Tuesday, November 13, 2012

Colorado Trans on Campus Coalition Releases Study, Policy Recommendations for Colorado Colleges & Universities

News Release
For Release: 31 October 2012
Contact:  Jordan Ames
Phone: (303) 871-2781
E-mail: jordan.ames@du.edu

Colorado Trans on Campus coalition releases study, policy recommendations for Colorado colleges and universities
Study examines barriers to full inclusion of transgender and gender non-conforming students, staff, and faculty
 DENVER—The Colorado Trans on Campus coalition – a coalition of transgender and ally students, staff, and faculty from a number of different institutions of higher education in Colorado – has released the final report from a qualitative research study examining barriers to full inclusion of transgender and gender non-conforming students, staff, and faculty on Colorado college and university campuses. 
The report, Invisibilities, Uncertainties, and Unexpected Surprises: The Experiences of Transgender and Gender Non-Conforming Students, Staff, and Faculty at Colleges and Universities in Colorado, presents findings from in-depth interviews and provides policy recommendations deriving from those findings.
The study is believed to be the only published research specifically examining this topic for universities solely within the State of Colorado. The sample of 30 represents a multitude of departments and offices on campus, both academic and administrative, at 10 different colleges and universities in Colorado.
“The purpose of this study is to increase the understanding of the barriers to full participation in campus life faced by transgender community members and to provide concrete recommendations for administrators and advocates on campuses of higher education in Colorado,” says Eugene Walls, associate professor in the University of Denver’s Graduate School of Social Work, and the study’s lead researcher.   “We specifically chose to have a sample that included trans-identified staff and faculty, as well as students, because of the sheer lack of information about staff and faculty in the scholarship—this project adds useful data about these subgroups that have not been previously captured by other researchers”
The study found that while campus experiences are impacted by the identities, roles, and expectations people bring with them, there are various aspects of the campus itself and the actions of people who make up the campus community that also affect a transgender individual’s experience. These “Contributing Factors to the Campus Climate” include:  the campus environment;  the use & abuse of power by staff, faculty, and administrators on campus;  policy communication & implementation; campus resources; the sense of community on campus; and the degree to whichtransgender people are tokenized and/or allowed to self-define their own boundaries and roles.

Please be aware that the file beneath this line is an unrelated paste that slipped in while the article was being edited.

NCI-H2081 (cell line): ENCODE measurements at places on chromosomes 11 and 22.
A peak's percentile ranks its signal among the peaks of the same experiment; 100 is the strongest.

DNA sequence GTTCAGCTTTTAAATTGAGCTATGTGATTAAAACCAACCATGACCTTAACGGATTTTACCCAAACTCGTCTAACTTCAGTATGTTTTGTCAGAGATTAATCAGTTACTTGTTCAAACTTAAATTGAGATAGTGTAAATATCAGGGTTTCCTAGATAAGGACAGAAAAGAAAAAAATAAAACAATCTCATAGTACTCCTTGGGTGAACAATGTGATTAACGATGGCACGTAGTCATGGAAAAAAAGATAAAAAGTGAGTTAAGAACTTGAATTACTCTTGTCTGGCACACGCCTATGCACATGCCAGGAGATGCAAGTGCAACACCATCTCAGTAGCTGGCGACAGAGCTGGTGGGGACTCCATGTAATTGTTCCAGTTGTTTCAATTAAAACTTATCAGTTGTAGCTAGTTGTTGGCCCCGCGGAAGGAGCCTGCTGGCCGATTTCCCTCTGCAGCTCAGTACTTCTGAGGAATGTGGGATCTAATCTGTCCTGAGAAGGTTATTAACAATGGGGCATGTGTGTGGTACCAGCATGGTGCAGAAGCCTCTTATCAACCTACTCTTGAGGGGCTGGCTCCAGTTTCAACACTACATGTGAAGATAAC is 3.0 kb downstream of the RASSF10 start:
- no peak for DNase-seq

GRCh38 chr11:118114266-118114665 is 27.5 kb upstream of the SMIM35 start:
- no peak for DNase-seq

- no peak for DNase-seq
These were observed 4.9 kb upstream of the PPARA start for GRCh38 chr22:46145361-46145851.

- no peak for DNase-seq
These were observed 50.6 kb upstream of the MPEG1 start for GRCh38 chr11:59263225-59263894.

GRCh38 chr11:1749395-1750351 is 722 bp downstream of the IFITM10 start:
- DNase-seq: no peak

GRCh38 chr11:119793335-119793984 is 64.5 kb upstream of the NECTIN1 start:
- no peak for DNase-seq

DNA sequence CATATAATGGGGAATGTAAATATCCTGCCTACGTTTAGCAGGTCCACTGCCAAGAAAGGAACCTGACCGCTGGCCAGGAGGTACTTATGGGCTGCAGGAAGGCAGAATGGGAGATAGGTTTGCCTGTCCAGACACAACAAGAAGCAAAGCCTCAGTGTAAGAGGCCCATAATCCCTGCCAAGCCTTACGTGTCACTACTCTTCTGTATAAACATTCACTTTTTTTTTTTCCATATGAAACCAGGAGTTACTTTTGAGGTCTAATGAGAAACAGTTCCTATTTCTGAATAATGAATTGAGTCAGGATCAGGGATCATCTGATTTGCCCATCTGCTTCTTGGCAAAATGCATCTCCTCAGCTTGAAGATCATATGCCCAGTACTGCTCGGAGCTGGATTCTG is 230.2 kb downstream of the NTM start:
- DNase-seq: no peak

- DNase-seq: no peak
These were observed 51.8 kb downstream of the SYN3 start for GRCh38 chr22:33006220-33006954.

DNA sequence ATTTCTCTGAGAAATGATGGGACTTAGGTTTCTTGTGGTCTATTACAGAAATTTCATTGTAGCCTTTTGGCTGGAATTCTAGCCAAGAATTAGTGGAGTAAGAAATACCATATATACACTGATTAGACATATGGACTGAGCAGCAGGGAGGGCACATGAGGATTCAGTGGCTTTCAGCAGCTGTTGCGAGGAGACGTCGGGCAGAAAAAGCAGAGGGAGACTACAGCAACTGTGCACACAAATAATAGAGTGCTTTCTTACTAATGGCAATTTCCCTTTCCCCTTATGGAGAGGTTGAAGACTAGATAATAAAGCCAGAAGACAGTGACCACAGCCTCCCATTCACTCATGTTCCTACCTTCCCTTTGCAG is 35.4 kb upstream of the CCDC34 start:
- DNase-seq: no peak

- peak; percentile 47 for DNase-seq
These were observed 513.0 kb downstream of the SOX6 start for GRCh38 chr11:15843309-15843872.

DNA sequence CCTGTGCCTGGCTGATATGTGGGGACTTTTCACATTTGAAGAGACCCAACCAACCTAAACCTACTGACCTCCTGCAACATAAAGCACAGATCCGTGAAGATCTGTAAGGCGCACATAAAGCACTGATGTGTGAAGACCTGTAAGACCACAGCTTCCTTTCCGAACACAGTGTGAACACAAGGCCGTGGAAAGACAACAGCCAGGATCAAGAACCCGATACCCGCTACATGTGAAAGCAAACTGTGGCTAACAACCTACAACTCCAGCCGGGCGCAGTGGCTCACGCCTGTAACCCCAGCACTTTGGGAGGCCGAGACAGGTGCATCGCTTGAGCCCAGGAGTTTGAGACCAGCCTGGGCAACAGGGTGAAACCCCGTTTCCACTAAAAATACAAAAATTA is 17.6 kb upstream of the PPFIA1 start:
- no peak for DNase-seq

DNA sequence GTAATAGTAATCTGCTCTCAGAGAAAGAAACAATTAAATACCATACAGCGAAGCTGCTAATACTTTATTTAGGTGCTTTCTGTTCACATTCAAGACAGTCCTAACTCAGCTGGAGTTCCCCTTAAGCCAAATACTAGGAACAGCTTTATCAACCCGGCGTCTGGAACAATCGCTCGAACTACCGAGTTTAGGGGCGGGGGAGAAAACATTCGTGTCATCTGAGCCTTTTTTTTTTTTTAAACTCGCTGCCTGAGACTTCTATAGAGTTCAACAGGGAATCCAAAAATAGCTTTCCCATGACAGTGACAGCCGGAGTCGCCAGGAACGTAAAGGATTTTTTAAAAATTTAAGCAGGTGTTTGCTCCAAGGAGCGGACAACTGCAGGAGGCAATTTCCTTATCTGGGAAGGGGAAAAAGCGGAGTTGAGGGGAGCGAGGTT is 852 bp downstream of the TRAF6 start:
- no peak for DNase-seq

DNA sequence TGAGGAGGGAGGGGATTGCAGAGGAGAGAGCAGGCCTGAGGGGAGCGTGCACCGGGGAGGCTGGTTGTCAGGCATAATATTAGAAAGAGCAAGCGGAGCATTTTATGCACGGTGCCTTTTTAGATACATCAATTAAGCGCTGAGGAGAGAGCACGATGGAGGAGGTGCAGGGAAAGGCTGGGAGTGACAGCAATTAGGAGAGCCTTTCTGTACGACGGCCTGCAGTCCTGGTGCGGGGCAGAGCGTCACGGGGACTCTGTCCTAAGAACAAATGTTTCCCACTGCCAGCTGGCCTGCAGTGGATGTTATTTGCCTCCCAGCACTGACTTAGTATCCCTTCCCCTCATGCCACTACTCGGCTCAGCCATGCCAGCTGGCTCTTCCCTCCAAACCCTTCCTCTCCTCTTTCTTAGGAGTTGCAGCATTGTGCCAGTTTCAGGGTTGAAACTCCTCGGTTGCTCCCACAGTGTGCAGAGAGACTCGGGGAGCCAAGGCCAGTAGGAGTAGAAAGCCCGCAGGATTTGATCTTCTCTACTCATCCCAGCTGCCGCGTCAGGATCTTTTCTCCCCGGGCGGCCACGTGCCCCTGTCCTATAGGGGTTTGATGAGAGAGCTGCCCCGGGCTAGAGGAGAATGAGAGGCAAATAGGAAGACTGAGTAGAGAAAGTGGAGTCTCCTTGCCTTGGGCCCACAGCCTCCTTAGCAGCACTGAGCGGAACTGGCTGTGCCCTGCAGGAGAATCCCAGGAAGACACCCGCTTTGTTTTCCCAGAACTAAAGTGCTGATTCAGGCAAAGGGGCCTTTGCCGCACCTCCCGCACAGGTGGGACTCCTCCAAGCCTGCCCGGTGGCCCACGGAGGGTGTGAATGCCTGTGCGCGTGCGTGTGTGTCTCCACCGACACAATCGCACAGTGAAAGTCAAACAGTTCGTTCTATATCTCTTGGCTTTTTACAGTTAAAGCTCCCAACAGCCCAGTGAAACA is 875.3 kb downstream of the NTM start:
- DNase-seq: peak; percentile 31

The stories of the 30 individuals interviewed for this project reveal ways that colleges and universities in Colorado (and beyond) can take concrete actions to better include and affirm transgender and gender non-conforming people and to welcome their presence on campus.
The report’s recommendations are organized by campus departmental areas (e.g., student services, student/staff/faculty organizations, campus housing).  Recommendations range from supporting faculty efforts to infuse content about the transgender community and issues related to gender identity and expression in classroom curricula to developing  a map of campus that points out the location of single-stall and gender-neutral bathrooms in each building.
“This study validates the anecdotal stories my colleagues and I have, and will motivate and focus needed improvements on our campuses,” says Thomas Walker, director of Educational Programs & LGBTIQA Services at DU’s Center for Multicultural Excellence. “With state law and many institutions’ policies guaranteeing equal access to all gender identities and expressions, I look forward to working with campus and state counterparts to implement the study’s recommendations in pursuit of our commitment to Inclusive Excellence.”
The research project was funded, in part, by the University of Denver’s Center for Community Engagement and Service Learning, along with faculty time by the University of Denver’s Graduate School of Social Work. Additional staff and volunteer support was provided by the Colorado Anti-Violence Program and the University of Denver’s Center for Multicultural Excellence.
Copies of the full report and the executive summary have been mailed to Chief Operating Officers and Chief Diversity Officers at Colorado colleges and universities. An executive summary as well as the full report can additionally be downloaded fromhttp://portfolio.du.edu/ewalls2.  Questions regarding the report can be submitted toEugene.Walls@du.edu.
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The University of Denver is committed to improving the human condition and engaging students and faculty in tackling the major issues of our day. The University ranks among the top 100 national universities in the U.S. For additional information, go towww.du.edu/newsroom or follow the University on Facebook and Twitter.

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